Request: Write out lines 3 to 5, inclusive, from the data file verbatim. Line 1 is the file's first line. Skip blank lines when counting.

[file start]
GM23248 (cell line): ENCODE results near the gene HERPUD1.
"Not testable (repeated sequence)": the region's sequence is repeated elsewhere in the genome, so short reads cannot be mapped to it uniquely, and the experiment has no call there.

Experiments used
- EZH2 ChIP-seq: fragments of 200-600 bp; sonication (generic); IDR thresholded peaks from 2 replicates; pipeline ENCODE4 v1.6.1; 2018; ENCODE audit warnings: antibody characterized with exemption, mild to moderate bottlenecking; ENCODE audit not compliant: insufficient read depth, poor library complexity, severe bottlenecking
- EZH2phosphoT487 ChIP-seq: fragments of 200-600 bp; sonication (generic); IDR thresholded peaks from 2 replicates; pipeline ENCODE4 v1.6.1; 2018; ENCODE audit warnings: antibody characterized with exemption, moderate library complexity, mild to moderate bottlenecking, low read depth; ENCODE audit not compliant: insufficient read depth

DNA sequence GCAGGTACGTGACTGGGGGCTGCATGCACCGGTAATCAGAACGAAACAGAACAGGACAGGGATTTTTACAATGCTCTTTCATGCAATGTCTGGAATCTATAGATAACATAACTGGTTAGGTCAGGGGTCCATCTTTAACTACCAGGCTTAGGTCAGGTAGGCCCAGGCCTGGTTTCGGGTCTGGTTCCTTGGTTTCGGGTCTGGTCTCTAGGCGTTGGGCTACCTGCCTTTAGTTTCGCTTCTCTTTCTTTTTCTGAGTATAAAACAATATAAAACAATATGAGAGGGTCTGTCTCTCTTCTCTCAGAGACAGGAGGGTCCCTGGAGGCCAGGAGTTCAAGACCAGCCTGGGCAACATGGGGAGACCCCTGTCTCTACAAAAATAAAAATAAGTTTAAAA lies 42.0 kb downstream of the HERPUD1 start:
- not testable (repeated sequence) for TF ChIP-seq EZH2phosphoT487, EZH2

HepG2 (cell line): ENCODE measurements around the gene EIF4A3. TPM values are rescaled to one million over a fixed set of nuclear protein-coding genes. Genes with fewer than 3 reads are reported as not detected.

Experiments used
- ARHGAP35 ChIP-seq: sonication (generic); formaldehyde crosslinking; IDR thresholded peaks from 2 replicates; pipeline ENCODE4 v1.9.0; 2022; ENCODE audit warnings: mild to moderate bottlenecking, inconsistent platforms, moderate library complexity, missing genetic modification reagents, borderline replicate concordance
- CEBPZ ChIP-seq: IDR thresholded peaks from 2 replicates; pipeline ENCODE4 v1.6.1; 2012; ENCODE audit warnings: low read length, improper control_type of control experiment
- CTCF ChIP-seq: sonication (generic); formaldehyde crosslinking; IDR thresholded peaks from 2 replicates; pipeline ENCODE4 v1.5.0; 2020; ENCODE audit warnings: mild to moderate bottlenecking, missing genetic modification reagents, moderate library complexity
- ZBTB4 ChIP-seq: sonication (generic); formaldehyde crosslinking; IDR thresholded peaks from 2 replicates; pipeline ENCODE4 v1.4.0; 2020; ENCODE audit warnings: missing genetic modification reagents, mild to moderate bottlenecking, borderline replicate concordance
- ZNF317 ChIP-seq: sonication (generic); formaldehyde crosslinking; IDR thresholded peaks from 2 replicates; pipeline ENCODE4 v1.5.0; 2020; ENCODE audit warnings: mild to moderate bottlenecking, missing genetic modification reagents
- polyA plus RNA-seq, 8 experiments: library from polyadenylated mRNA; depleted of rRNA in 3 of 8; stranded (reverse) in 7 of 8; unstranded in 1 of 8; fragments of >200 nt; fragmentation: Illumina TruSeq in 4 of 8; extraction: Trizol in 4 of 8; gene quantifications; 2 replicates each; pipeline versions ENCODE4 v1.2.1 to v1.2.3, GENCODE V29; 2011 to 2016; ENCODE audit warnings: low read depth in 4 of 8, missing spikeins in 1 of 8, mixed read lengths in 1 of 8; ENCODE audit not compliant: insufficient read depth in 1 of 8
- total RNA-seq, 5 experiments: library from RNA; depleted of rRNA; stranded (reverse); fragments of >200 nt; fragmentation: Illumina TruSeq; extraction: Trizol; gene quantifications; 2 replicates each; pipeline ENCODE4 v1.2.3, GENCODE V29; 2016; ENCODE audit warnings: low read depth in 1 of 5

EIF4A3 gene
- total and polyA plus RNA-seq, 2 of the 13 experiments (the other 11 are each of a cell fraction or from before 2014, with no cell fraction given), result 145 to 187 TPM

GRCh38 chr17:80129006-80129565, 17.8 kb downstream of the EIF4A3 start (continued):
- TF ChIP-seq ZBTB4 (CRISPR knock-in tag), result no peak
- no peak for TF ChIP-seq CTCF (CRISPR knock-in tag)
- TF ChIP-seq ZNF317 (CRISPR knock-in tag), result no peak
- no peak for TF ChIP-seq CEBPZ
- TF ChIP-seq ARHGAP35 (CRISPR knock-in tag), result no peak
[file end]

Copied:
Experiments used
- EZH2 ChIP-seq: fragments of 200-600 bp; sonication (generic); IDR thresholded peaks from 2 replicates; pipeline ENCODE4 v1.6.1; 2018; ENCODE audit warnings: antibody characterized with exemption, mild to moderate bottlenecking; ENCODE audit not compliant: insufficient read depth, poor library complexity, severe bottlenecking
- EZH2phosphoT487 ChIP-seq: fragments of 200-600 bp; sonication (generic); IDR thresholded peaks from 2 replicates; pipeline ENCODE4 v1.6.1; 2018; ENCODE audit warnings: antibody characterized with exemption, moderate library complexity, mild to moderate bottlenecking, low read depth; ENCODE audit not compliant: insufficient read depth